On Friday evening, 23 November 2018, several dozen police officers stormed the courtyard of the autonomous Bernese Cultural Centre Reitschule. 15 men were reported to the police – 13 on suspicion of drug trafficking and two others for obstructing the operation. Among the men were nine Nigerians and one each Iraqi, Syrian, Sudanese, Moroccan and Ethiopian. Four of the men were finally arrested for illegal residence in Switzerland.
The reporting of the two parties could not be more different: On the one hand, the police, who speak of several people who had harassed them and obstructed them in their operations. An unknown person would even have shot them from the balcony with a slingshot. The riding school’s media group, on the other hand, claims that at least one person was injured by rubber bullets. In addition, the restaurant “Sous le Pont” located in the Reitschule had been affected for hours.
Thick air prevailed however already before. Already on 1 September 2018 there were riots between the police and visitors to the Reitschule, where the police, according to their own statements, were thrown at with water balloons and attacked with fireworks, iron bars and bottles after patrolling the riding school in full gear. The “Reitschüler”, on the other hand, testify that they were shot with rubber shot at head height. The rubber shot had been marked with smileys and other inscriptions, which substantiated the suspicion of a planned escalation, writes the media group of the Reitschule. Police spokeswoman Jolanda Egger says that the police do not do such a thing, because it would contradict their principles. The deployment would be checked by the police.
The following video shows a person filming the operation who was sprayed with pepper spray:
Diese Person wurde letzte Nacht zwei Mal von der @PoliceBern mit Pfefferspray eingedeckt, weil sie die Polizisten filmte.
Die Polizei im Einsatz zu filmen ist übrigens legal. pic.twitter.com/vZjMmP3iL5
— Reitschule Bern (@ReitschuleBern) September 2, 2018
Is the suspicion of a planned escalation justified? The police themselves speak of their strategy as a “preventive presence marking”, which they consider necessary due to the increasing number of cases of serious bodily harm in urban nightclubs.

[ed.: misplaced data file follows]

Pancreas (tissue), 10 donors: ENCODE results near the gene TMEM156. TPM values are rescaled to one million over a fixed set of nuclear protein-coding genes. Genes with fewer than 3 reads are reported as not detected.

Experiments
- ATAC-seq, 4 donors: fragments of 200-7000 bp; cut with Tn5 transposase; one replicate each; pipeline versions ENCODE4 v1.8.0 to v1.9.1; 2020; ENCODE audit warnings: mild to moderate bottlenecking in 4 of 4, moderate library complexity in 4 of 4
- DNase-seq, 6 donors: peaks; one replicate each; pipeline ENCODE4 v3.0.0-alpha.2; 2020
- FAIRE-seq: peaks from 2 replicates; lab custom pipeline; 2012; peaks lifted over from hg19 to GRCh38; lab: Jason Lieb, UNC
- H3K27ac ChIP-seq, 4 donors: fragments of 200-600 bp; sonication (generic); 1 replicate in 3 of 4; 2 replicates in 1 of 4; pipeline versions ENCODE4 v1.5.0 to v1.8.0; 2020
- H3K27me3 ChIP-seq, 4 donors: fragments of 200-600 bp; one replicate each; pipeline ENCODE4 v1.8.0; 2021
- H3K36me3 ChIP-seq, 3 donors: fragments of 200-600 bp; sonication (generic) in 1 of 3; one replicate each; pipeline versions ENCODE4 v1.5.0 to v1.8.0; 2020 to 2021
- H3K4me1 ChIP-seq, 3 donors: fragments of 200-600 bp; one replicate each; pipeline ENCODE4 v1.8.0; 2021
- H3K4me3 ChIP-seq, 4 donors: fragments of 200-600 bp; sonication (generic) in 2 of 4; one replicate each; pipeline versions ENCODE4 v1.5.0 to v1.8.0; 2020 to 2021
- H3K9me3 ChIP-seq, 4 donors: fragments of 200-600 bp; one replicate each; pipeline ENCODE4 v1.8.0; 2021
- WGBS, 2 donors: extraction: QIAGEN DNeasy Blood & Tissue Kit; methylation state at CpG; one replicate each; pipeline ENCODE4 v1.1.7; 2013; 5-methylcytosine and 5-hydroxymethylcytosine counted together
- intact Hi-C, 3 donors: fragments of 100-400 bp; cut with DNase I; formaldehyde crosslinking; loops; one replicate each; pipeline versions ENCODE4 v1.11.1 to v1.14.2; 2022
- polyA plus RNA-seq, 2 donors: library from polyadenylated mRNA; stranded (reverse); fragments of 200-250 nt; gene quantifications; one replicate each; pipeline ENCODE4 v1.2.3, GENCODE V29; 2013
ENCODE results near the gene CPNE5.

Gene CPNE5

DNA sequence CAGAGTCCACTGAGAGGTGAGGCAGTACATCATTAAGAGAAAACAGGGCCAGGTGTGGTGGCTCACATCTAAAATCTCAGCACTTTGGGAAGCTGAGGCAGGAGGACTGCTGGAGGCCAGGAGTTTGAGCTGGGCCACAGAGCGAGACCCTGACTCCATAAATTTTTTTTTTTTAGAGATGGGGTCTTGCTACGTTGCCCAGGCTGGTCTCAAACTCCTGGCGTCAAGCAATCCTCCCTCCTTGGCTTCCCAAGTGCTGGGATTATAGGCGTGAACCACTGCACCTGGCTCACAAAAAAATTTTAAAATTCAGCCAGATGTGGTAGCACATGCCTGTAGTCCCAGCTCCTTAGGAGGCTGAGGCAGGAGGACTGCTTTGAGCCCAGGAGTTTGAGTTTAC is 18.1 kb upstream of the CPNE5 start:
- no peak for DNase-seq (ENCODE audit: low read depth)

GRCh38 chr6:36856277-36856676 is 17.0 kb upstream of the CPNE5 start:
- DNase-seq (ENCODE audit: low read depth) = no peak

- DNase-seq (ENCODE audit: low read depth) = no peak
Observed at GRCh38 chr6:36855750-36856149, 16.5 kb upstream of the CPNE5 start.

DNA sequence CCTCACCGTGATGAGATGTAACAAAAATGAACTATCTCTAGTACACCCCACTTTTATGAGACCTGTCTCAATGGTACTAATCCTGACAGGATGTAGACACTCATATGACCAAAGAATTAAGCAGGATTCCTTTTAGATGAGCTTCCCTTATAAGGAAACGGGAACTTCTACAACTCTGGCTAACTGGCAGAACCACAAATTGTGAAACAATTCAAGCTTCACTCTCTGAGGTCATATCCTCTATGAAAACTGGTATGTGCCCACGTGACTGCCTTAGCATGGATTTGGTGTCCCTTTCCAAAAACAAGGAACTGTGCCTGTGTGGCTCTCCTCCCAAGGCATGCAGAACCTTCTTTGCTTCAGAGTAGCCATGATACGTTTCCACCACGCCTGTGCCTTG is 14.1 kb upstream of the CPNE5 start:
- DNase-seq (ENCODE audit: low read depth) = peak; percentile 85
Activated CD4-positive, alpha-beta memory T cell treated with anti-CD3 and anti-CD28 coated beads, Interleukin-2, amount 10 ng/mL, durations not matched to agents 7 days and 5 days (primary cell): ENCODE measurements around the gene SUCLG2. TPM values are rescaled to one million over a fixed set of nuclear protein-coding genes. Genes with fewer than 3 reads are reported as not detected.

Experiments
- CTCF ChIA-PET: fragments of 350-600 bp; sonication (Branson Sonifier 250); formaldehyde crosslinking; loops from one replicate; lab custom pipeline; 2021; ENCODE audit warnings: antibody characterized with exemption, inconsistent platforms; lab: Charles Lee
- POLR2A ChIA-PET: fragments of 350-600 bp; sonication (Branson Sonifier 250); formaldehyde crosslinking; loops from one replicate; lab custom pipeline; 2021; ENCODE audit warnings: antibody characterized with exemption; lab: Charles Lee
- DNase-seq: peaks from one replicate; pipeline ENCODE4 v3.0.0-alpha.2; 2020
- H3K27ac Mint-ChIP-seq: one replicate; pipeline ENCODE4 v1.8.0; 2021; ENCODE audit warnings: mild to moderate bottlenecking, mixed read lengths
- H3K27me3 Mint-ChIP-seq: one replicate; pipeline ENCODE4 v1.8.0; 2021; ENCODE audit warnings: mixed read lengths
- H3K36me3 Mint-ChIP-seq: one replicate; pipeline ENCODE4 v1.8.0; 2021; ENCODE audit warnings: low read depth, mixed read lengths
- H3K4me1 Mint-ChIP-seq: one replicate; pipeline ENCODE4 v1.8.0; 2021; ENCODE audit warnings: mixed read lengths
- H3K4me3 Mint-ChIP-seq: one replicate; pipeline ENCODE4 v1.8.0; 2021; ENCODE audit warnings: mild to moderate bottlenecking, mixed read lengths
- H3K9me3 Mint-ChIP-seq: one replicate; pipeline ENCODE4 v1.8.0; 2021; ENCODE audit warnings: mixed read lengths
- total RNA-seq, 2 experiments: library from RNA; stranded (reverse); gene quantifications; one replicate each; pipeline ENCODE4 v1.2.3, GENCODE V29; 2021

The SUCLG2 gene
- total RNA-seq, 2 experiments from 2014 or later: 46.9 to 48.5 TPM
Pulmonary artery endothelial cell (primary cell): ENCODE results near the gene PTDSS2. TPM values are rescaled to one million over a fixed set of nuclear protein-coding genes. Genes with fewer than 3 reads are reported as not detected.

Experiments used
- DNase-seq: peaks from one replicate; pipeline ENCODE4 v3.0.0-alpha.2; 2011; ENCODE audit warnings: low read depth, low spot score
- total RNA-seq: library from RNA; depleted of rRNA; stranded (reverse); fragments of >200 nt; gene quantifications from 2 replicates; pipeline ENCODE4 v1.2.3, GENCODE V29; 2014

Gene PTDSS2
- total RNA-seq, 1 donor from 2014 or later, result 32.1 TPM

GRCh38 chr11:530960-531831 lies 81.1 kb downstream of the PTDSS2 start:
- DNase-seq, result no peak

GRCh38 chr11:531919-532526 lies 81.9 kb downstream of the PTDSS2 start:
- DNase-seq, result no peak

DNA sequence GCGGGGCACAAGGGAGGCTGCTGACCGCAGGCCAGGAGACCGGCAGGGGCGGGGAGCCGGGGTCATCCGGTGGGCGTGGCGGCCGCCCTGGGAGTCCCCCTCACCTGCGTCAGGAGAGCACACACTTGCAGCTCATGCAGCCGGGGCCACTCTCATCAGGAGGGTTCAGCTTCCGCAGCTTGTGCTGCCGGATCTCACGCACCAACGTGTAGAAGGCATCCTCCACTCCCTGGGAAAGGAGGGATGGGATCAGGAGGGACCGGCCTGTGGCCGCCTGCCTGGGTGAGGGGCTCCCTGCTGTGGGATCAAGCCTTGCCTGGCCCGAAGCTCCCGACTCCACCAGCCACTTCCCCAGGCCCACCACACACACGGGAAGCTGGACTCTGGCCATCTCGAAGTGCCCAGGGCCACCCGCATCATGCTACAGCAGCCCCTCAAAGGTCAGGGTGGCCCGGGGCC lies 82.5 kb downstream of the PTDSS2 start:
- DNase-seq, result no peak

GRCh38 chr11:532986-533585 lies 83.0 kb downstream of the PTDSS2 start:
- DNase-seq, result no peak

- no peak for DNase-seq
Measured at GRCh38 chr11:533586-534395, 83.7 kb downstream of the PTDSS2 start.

According to Reto Nause, security director of the city of Bern and CVP politician, it is not a good idea to avoid the Reitschule simply for fear of escalation. There must be no such thing as “lawless spaces,” he notes, stressing that the strategy of preventive presence would be maintained even after riots. By the way, Nause was banned from the Reitschule on the same evening of the last events on 23 November, when he apparently happened to be strolling around the forecourt after a concert. What he reacted to with incomprehension was that the state would subsidize the cultural center, and that the fact of being expelled from a public space was a contradiction in terms. The Reitschule, on the other hand, countered that the storming of a restaurant does not exactly testify to tolerance and dialogue.
— Reitschule Bern (@ReitschuleBern) November 23, 2018
In the course of the events the desire for bodycams was not expressed for the first time: the mini cameras on the body of the policemen should provide for more transparent operations. Today, filming within the legal framework is only permitted at public events in the Canton of Berne if there are concrete indications that criminal offences could be committed (for example, at unauthorised rallies). It was only in April that an unauthorised Afrin rally was dissolved by the police. As a result, on 30 August 2018, the Bern City Parliament ordered an independent investigation against the will of Nause.
Whoever may have thrown the first stone, there are different opinions among the population about the autonomous cultural centre. “Close the shop”, demand those who see in the “Reitschüler” above all useless riot brothers. But more differentiated opinions warn against a shift in the problem of drug trafficking. And what about the street next to the Bundeshaus? Nobody would say a word about that either, according to the cynical reply of an anonymous user. The voting results so far speak a clearer language: the Bernese electorate has already voted five times on the abolition of the centre, but each time they were against it. The last time the sale of the building was rejected was in 2010 with a majority of 68.4% votes. A clear commitment to tolerance and cultural diversity, said city president Alexander Tschäppät (SP).